To Begin is Just Getting Started

To Begin is Just Getting Started

| Tina Bakehouse

For the last year, my 11-year-old son Anderson has been engaged in online learning. During his entire 5th grade year, his mother, father, and grandmother have been his teachers, along with a computer. He loved the rigor of math, the ability to write creative science fiction in language arts, the active PE units, and the overall flexibility that learning at home provided. One subject, however, challenged him: social studies. For the first time, he was studying historic events, laws and government, social justice issues, all of which were new and abstract.

Social studies pushed him out of his comfort zone. It made him think differently. It made him present new information, which required lots of research. On top of all the reading and tests, he had to present multiple speeches connecting events to how they impacted his state. His final presentation caused him the greatest stress. He had to select 10 events from the 1960s to today and discuss the impact and contributions Iowa made during these decades.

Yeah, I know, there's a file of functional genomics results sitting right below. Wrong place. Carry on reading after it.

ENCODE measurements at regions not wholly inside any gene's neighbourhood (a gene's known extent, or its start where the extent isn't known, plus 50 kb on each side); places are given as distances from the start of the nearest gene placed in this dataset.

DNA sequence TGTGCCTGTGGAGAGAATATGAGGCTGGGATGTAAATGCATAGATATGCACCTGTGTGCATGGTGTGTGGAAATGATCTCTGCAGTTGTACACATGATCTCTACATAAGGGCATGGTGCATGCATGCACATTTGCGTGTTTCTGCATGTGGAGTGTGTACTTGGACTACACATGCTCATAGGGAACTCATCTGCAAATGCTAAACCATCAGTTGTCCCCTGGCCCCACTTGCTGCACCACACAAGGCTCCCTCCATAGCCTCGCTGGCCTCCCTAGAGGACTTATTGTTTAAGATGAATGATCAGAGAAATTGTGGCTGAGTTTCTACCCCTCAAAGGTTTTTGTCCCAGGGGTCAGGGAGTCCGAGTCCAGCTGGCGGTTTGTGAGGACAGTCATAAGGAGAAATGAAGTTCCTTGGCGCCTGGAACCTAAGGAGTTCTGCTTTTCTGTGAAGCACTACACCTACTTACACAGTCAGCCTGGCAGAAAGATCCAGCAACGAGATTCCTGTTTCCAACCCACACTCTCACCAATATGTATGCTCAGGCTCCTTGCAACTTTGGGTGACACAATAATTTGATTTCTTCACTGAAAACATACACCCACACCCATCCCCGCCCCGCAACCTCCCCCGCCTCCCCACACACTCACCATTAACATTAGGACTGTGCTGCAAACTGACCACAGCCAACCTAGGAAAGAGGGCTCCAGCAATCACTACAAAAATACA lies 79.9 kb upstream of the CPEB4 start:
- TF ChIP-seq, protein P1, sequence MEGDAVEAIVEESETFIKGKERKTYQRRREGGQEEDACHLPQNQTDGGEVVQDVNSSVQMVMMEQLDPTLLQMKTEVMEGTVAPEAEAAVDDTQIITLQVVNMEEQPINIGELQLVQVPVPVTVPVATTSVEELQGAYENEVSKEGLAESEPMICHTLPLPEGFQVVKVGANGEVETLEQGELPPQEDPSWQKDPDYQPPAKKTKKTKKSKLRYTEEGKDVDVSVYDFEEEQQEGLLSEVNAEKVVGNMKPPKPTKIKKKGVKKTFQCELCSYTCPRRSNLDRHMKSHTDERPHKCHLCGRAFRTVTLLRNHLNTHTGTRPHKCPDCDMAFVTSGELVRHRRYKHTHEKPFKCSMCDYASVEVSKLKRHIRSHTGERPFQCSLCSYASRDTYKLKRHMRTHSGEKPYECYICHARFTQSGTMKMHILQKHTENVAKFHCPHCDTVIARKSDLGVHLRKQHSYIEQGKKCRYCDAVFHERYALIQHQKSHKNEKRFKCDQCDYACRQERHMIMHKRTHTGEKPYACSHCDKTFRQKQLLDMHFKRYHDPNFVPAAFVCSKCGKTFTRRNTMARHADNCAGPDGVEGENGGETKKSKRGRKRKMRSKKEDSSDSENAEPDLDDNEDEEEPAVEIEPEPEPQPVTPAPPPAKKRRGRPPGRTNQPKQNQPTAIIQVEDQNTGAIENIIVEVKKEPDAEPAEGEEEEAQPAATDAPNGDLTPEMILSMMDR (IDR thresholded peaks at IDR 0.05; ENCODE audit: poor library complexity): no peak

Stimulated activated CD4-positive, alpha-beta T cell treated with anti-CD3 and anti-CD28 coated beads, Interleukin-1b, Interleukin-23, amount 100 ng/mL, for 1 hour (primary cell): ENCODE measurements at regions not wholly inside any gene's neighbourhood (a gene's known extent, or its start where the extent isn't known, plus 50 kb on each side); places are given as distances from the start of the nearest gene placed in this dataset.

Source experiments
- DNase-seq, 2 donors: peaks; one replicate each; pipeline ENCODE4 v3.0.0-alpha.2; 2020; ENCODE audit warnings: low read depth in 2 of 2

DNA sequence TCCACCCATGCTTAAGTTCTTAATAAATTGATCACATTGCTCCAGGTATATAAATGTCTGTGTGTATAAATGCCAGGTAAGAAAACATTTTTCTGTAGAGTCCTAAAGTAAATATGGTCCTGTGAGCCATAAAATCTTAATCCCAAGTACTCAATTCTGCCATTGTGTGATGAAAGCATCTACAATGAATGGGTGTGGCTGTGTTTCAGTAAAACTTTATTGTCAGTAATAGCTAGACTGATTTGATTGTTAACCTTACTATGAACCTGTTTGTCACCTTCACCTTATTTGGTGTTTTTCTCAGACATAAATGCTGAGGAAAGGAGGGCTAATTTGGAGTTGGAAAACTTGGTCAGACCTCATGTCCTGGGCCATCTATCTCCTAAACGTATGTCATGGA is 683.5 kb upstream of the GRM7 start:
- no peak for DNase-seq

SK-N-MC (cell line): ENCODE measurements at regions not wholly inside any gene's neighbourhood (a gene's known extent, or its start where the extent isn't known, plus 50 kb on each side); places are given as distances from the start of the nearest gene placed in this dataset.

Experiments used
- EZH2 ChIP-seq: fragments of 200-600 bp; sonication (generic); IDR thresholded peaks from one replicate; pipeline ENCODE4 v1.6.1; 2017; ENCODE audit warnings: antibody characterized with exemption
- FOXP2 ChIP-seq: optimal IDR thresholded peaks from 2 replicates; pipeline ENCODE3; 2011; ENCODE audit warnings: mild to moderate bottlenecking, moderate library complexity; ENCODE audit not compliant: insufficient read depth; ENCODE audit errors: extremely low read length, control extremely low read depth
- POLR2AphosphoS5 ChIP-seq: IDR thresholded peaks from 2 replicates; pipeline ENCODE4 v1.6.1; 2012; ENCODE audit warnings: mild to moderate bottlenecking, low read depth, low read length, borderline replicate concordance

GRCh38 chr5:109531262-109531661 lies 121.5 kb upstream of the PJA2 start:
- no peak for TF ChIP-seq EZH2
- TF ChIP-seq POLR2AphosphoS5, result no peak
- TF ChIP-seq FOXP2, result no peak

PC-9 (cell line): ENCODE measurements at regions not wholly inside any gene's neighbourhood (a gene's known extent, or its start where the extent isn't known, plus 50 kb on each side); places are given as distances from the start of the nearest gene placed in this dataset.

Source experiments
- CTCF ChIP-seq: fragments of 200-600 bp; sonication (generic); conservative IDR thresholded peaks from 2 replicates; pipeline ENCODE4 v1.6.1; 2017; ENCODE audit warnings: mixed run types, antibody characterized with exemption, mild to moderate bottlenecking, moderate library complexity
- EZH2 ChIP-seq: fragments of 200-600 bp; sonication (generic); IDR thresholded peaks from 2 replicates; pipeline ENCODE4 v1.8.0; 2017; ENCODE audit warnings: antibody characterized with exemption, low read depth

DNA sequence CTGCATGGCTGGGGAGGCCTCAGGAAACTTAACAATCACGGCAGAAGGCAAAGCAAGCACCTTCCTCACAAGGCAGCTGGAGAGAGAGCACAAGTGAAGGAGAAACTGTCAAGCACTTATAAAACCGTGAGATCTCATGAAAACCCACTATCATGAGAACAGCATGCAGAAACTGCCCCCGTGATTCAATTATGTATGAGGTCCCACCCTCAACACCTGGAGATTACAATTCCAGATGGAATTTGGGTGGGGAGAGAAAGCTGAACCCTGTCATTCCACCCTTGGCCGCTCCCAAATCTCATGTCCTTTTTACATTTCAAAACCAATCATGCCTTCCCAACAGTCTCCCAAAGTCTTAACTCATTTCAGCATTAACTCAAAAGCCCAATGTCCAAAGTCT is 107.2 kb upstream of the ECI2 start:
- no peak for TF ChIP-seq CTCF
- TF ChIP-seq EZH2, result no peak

For days, Anderson pondered. He wrestled with where and how to start. I shared author Anne Lamott’s story, how her 10-year-old brother had three months to complete an extensive project on birds. Her brother revealed to the family he hadn’t started this project, which was due the next day. He sat at the table near tears, surrounded by paper, pencils, and unopened bird books, immobilized at the daunting task ahead. Lamott’s father sat next to him and placed his hand on his son’s shoulder and said, “Bird by bird, buddy. Just take it bird by bird.”

“Just take it bird by bird.” I emphasized this concept to my son.

Just get started. Event by event. One contribution at a time. Once he focused on the task, started reading, interviewing family members, growing interested and less resistant to his topic, the ideas, the information poured out of him. The struggle softened. Within three weeks, Anderson performed his 10-minute talk to his school principal, teacher, and family.

When asked to present, we may freeze, not knowing where to start, what or how to do it.  Mark Twain said, “The secret of getting ahead is getting started. The secret of getting started is breaking your complex overwhelming tasks into small manageable tasks and starting on the first one.”

Looking at the big picture, “I have this 50-minute keynote to complete.” Or “I have an 18-minute TEDx to memorize.” Or “I have an hour-long webinar to present,” can be discouraging.

It’s about getting started.

Find one manageable task and complete it. Ask yourself, “What’s my main idea for this talk?”

Once you’ve decided on a topic, then break it down into chewable bites: 1-3 main points.

Be curious.

Read and research.

Talk to people and listen.

Just start writing—idea after idea; point by point. Before you know it, you’ll have a completed presentation.